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     Volume 4 Issue 18 | October 22, 2004 |

   Cover Story
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A Roman Column

Al Qahira
James Bond's
and more

Neeman Sobhan

I don't want to spend the whole morning at the Citadel, fascinating though it is. But, still a lot to see here. We leave the Mosque of Mohammad Ali, the Albanian pasha who emerged from the Mamluk-Ottoman wrangling and the French occupation, and subsequently forged the modern state of Egypt. We cross over to the Gawhara Palace.

This European inspired palace was built by Muhammad Ali to replace what was the residence of the Ottoman governors from the time of the Mamluk sultans like Qa'it Bay. In fact, it was here that Muhammad Ali as governor, invited 24 Bays to dinner and on their way out through the Bab al Azaab had them ambushed and massacred. Such are the treacherous secrets of the Citadel.

The palace's east wing is in ruins but the west wing, Muhammad Ali's private apartments, can be visited. Crammed with non-descript 19th century European furniture, these rooms contain nothing of any historical interest except for the portraits of the descendents and, at the end of the Audience Hall, a mannequin display of Muhammad Ali in typical clothes of the time seated on a divan surrounded by petitioners, ministers and the soldiers of his western style army, the Nizam al-Gadid. (Normally, that Arabic word would be 'jadid' ('new'), but becomes unfamiliar because the Egyptians pronounce the 'J' as the hard 'G'. Elsewhere, Muslims call a performer of the Hajj as Haji, but in Egypt he is a Hagi; Friday is not Jumma but Gumma, Jamal is Gamal, Majda is Magda… Sets my teeth on edge!).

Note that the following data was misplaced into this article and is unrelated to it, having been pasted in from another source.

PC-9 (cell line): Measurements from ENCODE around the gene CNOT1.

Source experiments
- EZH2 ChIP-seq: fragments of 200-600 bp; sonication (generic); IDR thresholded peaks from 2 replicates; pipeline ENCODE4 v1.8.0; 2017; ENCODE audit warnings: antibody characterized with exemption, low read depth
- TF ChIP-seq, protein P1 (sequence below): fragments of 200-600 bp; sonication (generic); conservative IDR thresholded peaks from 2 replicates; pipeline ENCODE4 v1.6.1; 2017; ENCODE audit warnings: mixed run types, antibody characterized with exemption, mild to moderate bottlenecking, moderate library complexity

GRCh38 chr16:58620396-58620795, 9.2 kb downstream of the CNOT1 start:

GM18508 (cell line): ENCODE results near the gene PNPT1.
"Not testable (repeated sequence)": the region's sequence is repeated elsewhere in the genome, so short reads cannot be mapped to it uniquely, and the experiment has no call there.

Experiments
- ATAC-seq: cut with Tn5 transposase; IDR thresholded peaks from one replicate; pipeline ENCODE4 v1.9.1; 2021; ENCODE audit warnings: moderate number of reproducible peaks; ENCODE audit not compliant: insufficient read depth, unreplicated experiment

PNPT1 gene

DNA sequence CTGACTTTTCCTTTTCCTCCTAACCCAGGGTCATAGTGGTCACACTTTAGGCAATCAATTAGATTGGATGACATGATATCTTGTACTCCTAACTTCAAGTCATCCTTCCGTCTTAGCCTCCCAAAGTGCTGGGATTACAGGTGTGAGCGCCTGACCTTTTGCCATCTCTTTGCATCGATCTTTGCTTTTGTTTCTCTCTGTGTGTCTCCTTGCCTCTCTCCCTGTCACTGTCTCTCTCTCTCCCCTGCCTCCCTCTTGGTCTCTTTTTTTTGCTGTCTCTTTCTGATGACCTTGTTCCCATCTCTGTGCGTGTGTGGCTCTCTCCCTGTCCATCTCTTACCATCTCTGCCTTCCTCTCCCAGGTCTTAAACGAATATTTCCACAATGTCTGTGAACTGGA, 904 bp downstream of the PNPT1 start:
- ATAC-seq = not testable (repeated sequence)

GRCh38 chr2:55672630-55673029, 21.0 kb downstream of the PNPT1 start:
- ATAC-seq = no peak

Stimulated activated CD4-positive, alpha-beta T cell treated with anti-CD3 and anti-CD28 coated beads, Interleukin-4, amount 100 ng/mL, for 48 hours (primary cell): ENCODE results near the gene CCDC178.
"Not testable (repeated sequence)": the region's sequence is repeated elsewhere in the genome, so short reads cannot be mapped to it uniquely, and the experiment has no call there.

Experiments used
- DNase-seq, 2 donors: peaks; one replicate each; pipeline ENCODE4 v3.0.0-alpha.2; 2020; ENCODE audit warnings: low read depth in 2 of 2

In a side room is a portrait of Egypt's last and famous King Faruq with second wife, Nariman who replaced Queen Farida, the beloved of the public. Farida's criticism of Faruq's wanton life style and her failure to produce an heir led to their divorce in 1948. It was an unpopular act with the Egyptians, worsened by Faruq's honeymoon during the fasting month of Ramadan. The divorce turned public opinion against him, and Nariman's son arrived just six months before the 1952 revolution that brought General Nasser to power.

Another room contains six fragments of the 'Kiswa', (black brocade drapery used to cover the Ka'ba, Islam's holy landmark and direction of prayers in Mecca). From Mamluk times till 1962, Egypt yearly produced the Kiswa for the Hajj, and the old Kiswa was divided and distributed as relics.

I have had enough of palaces and mosques. We leave the fortress Citadel for the Coptic quarter, the oldest part of Cairo. The Roman fortress of Babylon makes me feel at home as do the cobbled alleys. Through ancient gates and underground streets I enter Biblical times. We stop before the doorway of what looks like someone's house. This is the famous 5th century Church of St. Sergius (Abu Serga) whose steep stairs take us down to a crypt where legend says the Holy Family with infant Christ sought refuge during their four-year flight from the persecution of King Herod. There is nothing here to see, but a profound presence of history.

The Hanging Church of Babylon, rebuilt from 3rd to 11th century is next, and even as I climb a long flight of steps to reach it I am not sure that it is in suspension. Then Magda points at the floor of the nave. Through a crack of gaping space I glimpse the suspended part. Quite a drop! I cling to the main part of the church, not ready to make too literal a leap of faith! The rich columns in cedar, ebony and walnut inlaid with ivory and marble, and the spectacular collection of early Byzantine icons, dating to the10th century, restore my serenity.